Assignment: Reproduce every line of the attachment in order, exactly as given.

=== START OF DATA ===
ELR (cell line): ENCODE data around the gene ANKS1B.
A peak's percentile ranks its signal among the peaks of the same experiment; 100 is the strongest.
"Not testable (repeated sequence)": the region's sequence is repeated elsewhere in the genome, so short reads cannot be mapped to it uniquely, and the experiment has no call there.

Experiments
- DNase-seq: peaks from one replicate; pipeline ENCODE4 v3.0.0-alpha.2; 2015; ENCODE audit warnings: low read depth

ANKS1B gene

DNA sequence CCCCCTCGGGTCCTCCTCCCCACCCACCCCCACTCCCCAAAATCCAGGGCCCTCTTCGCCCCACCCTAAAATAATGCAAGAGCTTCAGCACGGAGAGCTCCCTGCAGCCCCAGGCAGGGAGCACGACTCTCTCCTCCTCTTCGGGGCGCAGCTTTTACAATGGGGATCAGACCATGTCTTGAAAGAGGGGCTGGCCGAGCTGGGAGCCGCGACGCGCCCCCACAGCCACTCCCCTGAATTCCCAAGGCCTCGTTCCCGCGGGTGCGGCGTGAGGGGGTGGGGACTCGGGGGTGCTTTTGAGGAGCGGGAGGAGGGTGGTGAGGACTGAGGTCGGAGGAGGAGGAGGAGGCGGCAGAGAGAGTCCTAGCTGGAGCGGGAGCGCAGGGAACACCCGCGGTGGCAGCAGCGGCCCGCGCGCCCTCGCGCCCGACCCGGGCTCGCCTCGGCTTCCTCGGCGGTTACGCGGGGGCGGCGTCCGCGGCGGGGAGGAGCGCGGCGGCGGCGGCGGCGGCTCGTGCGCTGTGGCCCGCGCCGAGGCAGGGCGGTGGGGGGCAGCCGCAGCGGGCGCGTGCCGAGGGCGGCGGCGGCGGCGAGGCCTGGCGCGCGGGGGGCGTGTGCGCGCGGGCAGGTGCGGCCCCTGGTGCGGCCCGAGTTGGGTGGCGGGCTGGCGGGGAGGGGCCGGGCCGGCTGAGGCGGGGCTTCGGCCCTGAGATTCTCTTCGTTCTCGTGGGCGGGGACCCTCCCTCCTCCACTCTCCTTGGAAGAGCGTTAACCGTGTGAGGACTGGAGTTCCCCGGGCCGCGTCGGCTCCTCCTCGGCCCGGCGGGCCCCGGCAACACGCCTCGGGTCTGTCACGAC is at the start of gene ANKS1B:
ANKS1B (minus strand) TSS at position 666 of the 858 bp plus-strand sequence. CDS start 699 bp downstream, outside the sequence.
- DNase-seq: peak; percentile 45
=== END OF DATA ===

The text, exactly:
ELR (cell line): ENCODE data around the gene ANKS1B.
A peak's percentile ranks its signal among the peaks of the same experiment; 100 is the strongest.
"Not testable (repeated sequence)": the region's sequence is repeated elsewhere in the genome, so short reads cannot be mapped to it uniquely, and the experiment has no call there.

Experiments
- DNase-seq: peaks from one replicate; pipeline ENCODE4 v3.0.0-alpha.2; 2015; ENCODE audit warnings: low read depth

ANKS1B gene

DNA sequence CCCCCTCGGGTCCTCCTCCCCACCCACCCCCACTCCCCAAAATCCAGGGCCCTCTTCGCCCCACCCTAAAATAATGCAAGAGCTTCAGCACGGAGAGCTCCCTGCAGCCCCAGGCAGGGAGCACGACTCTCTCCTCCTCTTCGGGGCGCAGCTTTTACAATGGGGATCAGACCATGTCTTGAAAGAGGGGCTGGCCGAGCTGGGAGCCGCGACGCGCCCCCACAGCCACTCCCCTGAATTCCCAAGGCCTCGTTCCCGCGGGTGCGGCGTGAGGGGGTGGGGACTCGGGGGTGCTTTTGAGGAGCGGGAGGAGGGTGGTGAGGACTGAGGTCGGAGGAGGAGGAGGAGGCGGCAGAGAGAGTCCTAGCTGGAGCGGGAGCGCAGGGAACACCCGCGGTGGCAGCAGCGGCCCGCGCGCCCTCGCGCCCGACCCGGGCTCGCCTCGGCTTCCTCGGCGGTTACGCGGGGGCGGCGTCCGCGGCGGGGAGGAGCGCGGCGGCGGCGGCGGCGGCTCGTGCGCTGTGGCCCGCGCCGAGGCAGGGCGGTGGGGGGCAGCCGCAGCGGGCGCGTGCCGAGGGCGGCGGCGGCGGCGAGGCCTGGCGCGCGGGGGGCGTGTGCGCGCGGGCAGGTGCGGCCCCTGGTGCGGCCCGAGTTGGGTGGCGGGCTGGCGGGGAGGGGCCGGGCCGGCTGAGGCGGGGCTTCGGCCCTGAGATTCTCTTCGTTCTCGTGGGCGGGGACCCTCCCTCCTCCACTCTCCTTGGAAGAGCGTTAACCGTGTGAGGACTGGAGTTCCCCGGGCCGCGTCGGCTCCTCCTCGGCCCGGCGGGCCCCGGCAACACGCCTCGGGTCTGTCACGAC is at the start of gene ANKS1B:
ANKS1B (minus strand) TSS at position 666 of the 858 bp plus-strand sequence. CDS start 699 bp downstream, outside the sequence.
- DNase-seq: peak; percentile 45